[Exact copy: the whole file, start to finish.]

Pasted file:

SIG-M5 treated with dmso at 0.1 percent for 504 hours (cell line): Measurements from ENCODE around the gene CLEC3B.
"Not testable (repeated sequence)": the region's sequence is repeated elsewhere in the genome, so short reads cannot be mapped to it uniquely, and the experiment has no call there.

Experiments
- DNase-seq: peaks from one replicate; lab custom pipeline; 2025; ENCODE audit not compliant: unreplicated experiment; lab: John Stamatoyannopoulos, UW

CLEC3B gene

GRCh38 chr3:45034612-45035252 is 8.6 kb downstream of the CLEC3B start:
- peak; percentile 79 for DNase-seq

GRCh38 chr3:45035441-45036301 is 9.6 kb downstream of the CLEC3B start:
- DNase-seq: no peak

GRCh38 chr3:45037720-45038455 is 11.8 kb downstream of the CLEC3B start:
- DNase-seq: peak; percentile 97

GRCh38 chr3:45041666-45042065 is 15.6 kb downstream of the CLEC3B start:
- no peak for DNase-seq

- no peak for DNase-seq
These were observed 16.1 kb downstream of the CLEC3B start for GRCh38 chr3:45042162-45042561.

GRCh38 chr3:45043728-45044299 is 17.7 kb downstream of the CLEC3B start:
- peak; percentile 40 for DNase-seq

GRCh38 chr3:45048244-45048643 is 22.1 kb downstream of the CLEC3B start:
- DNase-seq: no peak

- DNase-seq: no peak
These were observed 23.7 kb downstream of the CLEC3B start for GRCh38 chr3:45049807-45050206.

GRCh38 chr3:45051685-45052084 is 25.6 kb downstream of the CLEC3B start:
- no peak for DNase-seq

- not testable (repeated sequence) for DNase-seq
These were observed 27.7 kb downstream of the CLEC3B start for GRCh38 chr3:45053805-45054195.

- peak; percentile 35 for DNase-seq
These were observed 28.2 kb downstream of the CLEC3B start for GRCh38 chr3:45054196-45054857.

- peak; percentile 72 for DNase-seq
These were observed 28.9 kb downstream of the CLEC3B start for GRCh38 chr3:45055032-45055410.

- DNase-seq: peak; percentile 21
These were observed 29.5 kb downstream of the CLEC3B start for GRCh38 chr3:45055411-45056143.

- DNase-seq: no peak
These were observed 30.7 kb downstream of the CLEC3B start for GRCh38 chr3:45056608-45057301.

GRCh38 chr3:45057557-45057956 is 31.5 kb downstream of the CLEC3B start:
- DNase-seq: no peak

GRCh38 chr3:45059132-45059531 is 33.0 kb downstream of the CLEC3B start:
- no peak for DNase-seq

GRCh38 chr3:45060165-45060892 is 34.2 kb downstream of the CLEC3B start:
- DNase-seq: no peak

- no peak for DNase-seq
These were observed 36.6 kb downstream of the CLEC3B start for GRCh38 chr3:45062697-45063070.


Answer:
SIG-M5 treated with dmso at 0.1 percent for 504 hours (cell line): Measurements from ENCODE around the gene CLEC3B.
"Not testable (repeated sequence)": the region's sequence is repeated elsewhere in the genome, so short reads cannot be mapped to it uniquely, and the experiment has no call there.

Experiments
- DNase-seq: peaks from one replicate; lab custom pipeline; 2025; ENCODE audit not compliant: unreplicated experiment; lab: John Stamatoyannopoulos, UW

CLEC3B gene

GRCh38 chr3:45034612-45035252 is 8.6 kb downstream of the CLEC3B start:
- peak; percentile 79 for DNase-seq

GRCh38 chr3:45035441-45036301 is 9.6 kb downstream of the CLEC3B start:
- DNase-seq: no peak

GRCh38 chr3:45037720-45038455 is 11.8 kb downstream of the CLEC3B start:
- DNase-seq: peak; percentile 97

GRCh38 chr3:45041666-45042065 is 15.6 kb downstream of the CLEC3B start:
- no peak for DNase-seq

- no peak for DNase-seq
These were observed 16.1 kb downstream of the CLEC3B start for GRCh38 chr3:45042162-45042561.

GRCh38 chr3:45043728-45044299 is 17.7 kb downstream of the CLEC3B start:
- peak; percentile 40 for DNase-seq

GRCh38 chr3:45048244-45048643 is 22.1 kb downstream of the CLEC3B start:
- DNase-seq: no peak

- DNase-seq: no peak
These were observed 23.7 kb downstream of the CLEC3B start for GRCh38 chr3:45049807-45050206.

GRCh38 chr3:45051685-45052084 is 25.6 kb downstream of the CLEC3B start:
- no peak for DNase-seq

- not testable (repeated sequence) for DNase-seq
These were observed 27.7 kb downstream of the CLEC3B start for GRCh38 chr3:45053805-45054195.

- peak; percentile 35 for DNase-seq
These were observed 28.2 kb downstream of the CLEC3B start for GRCh38 chr3:45054196-45054857.

- peak; percentile 72 for DNase-seq
These were observed 28.9 kb downstream of the CLEC3B start for GRCh38 chr3:45055032-45055410.

- DNase-seq: peak; percentile 21
These were observed 29.5 kb downstream of the CLEC3B start for GRCh38 chr3:45055411-45056143.

- DNase-seq: no peak
These were observed 30.7 kb downstream of the CLEC3B start for GRCh38 chr3:45056608-45057301.

GRCh38 chr3:45057557-45057956 is 31.5 kb downstream of the CLEC3B start:
- DNase-seq: no peak

GRCh38 chr3:45059132-45059531 is 33.0 kb downstream of the CLEC3B start:
- no peak for DNase-seq

GRCh38 chr3:45060165-45060892 is 34.2 kb downstream of the CLEC3B start:
- DNase-seq: no peak

- no peak for DNase-seq
These were observed 36.6 kb downstream of the CLEC3B start for GRCh38 chr3:45062697-45063070.